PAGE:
The Case for Forced Socialization
Does the idea of compulsory post-work drinks make you cringe? It shouldn’t.
Having come from the stuffier corporate world, travel consultant Mark Novak’s move to the more casual atmosphere of travel agency Flight Centre was rocky. “The culture here is so different than any other company I’ve worked for,” says the 49-year-old Torontonian. Namely, Flight Centre expects employees to be chummy. On the schedule are one-on-one coffee dates, an annual ball and a monthly “Buzz Night” in which the whole shop goes for dinner and drinks. All are mandatory.
“Initially, it was a hard thing to get my mind around,” says Novak. “It was like, ‘You want me to take time from my private life to come here?’” As an introvert, his urge was to politely bow out. But he’s come to appreciate that obligatory socializing with co-workers isn’t so bad. In fact, it’s in everyone’s best interest that people like Novak go and make nice; studies overwhelmingly show that workplace friendships boost productivity and reduce staff turnover. Work friends also slash employees’ risk of depression and make them 40% more likely to land a promotion.
So it’s no wonder companies are getting innovative to foster would-be friendships. At Hootsuite in Vancouver, senior director Noel Pullen started the Random Coffee initiative, in which employees can opt into a social break with a stranger from another department. “Business happens through relationships—they’re one and the same, if you’re lucky—so Random Coffee is trying to build those,” says Pullen (30% of staff voluntarily enrolled).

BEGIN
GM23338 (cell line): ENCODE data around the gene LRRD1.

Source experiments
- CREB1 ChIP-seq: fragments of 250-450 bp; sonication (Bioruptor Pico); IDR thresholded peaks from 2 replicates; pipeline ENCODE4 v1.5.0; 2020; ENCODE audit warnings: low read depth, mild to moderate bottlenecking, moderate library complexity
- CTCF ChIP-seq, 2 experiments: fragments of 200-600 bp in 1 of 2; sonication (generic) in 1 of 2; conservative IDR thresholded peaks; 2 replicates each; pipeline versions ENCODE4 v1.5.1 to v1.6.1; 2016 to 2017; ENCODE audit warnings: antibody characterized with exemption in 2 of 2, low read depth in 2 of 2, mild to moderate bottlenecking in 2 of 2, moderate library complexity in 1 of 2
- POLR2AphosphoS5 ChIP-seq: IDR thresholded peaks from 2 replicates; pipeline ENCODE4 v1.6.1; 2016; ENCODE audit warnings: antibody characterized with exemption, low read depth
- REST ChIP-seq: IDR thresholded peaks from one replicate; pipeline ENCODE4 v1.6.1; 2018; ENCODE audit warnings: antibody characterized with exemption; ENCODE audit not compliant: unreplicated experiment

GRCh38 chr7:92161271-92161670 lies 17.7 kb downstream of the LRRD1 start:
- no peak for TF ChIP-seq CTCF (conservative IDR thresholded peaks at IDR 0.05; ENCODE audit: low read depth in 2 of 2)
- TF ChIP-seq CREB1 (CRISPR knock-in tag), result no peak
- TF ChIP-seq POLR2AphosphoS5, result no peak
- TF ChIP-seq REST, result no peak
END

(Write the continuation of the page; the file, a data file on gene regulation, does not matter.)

FreshBooks launched a Blind Dates program with similar goals, and CEO Mike McDerment says the resultant mingling has fostered more collaboration, new perspectives and even skill swapping. “It’s about creating opportunities for people who might otherwise never meet to connect,” he explains. “If someone’s got great technical skills and someone else has great people skills, they can help and improve each other.” Fully half of FreshBooks staff have participated.
Still, that means a whole half said “thanks, but no thanks” to new work friends. Ironically, these are the same people who probably need them most. So what to do with reluctant socializers? “Sometimes you have to force it,” says Shannon Mayer, a human resources consultant from Calgary who specializes in employee relations. She recommends managers play matchmaker in one of two ways: “You can be sly, like sitting the IT people with the accounting people and hoping for the best. Or you can be overt and just schedule it already.”
Forcing people to have fun seems to be a recipe for no fun at all, but there are ways to keep the awkwardness at bay. “First, look inward as to what’s really going on. If company morale is a problem, address it directly,” says Mayer. Ditto for excessive workloads or personality clashes. Then start small, says Mayer, suggesting a midday coffee rather than dinner or a low-key birthday cake instead of a full soirée—all on company time and, ideally, the company dime, too. And if people still push back or flake out? “Privately ask them why,” Mayer advises. “You need to know.”
For introverts like Novak, mandatory events give him a chance to befriend both social butterflies and wallflowers like himself. To his surprise, genuine friendships have formed. “As I get to know people more, I enjoy the events more, too,” he explains. In fact, he recently voluntarily signed up for a team trip to Thailand. He’ll be with 15 colleagues all hours of the day for a whole week, and he can’t wait. “Why wouldn’t I want to go?” he asks, proving his forced socialization has been a smashing success: It’s no longer forced at all.